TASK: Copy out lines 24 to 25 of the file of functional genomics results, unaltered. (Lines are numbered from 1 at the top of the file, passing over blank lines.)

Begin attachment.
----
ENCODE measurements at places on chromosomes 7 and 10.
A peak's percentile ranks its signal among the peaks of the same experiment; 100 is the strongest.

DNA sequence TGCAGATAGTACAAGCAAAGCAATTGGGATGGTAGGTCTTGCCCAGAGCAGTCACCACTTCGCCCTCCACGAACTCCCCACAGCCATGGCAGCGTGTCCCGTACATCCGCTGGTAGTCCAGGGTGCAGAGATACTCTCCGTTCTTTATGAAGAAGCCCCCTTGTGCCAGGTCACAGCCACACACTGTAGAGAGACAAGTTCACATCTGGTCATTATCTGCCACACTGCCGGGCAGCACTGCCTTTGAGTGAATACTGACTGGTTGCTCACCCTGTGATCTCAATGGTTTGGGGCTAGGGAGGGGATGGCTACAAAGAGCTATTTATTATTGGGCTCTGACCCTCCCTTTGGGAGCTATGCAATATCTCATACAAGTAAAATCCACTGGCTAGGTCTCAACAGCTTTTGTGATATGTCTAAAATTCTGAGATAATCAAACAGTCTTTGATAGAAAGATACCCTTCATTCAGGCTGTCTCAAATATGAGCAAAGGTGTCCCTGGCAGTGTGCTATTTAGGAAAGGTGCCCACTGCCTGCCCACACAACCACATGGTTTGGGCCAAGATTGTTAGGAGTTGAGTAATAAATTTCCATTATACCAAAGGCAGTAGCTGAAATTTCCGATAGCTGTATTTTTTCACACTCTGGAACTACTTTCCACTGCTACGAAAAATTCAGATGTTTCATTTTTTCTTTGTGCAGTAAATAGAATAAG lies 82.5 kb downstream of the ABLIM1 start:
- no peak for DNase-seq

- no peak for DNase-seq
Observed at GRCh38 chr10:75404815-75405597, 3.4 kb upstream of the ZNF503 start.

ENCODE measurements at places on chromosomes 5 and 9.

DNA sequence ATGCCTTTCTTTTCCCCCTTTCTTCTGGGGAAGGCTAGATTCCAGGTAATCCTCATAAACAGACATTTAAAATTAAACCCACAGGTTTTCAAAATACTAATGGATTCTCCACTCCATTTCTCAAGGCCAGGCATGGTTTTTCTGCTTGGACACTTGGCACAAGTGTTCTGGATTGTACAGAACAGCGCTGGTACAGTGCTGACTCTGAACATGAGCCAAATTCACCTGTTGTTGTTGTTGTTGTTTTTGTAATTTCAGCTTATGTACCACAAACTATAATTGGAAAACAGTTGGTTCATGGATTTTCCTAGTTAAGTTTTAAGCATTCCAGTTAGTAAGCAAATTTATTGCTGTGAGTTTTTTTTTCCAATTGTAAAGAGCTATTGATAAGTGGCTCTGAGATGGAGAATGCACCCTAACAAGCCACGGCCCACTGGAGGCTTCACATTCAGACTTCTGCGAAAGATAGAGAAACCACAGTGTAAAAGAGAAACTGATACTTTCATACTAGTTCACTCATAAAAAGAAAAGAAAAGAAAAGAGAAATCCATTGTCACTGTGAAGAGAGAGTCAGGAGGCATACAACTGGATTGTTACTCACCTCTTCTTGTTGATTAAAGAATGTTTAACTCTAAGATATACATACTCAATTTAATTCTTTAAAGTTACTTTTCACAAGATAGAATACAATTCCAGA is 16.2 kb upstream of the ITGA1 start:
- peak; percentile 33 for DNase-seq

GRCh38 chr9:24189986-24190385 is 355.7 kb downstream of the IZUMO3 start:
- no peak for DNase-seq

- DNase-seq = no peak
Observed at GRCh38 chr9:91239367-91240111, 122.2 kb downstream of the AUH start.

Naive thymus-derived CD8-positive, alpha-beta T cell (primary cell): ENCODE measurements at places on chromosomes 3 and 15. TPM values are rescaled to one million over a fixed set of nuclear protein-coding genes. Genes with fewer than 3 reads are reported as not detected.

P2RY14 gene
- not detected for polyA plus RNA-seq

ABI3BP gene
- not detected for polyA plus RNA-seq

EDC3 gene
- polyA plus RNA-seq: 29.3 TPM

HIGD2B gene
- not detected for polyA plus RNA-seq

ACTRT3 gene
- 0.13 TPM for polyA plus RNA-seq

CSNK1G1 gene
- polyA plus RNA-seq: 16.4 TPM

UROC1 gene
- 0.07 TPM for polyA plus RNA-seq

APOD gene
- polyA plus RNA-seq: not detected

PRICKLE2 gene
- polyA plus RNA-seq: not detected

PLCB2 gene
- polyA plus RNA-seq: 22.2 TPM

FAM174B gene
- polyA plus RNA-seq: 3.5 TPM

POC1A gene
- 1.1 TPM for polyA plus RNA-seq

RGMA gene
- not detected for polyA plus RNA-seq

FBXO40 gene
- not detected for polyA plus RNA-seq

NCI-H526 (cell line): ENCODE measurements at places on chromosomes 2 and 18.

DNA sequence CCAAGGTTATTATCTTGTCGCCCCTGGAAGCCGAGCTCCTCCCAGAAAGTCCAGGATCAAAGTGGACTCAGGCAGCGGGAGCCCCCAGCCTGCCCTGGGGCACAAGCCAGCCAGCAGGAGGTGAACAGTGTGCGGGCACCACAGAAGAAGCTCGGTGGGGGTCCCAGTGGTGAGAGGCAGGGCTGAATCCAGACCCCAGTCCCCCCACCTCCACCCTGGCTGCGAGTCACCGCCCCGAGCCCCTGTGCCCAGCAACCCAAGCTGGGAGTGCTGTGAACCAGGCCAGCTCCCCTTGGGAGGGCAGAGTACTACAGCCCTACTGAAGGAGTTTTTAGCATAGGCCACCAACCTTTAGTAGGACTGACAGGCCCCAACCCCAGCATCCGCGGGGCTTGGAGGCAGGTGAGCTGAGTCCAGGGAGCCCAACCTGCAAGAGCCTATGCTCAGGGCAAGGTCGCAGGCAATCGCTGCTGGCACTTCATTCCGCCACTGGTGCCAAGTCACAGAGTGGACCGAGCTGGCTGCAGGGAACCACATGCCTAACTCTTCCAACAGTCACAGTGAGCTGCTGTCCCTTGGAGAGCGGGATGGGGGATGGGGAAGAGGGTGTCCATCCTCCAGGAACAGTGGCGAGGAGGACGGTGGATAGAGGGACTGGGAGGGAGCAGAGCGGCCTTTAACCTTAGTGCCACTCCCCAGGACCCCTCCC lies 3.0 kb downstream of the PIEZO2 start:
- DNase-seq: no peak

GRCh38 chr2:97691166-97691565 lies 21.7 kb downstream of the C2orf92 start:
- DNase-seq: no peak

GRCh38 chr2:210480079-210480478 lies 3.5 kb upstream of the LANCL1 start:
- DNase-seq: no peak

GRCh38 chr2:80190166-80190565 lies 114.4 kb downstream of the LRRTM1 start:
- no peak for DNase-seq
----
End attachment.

- 0.13 TPM for polyA plus RNA-seq

CSNK1G1 gene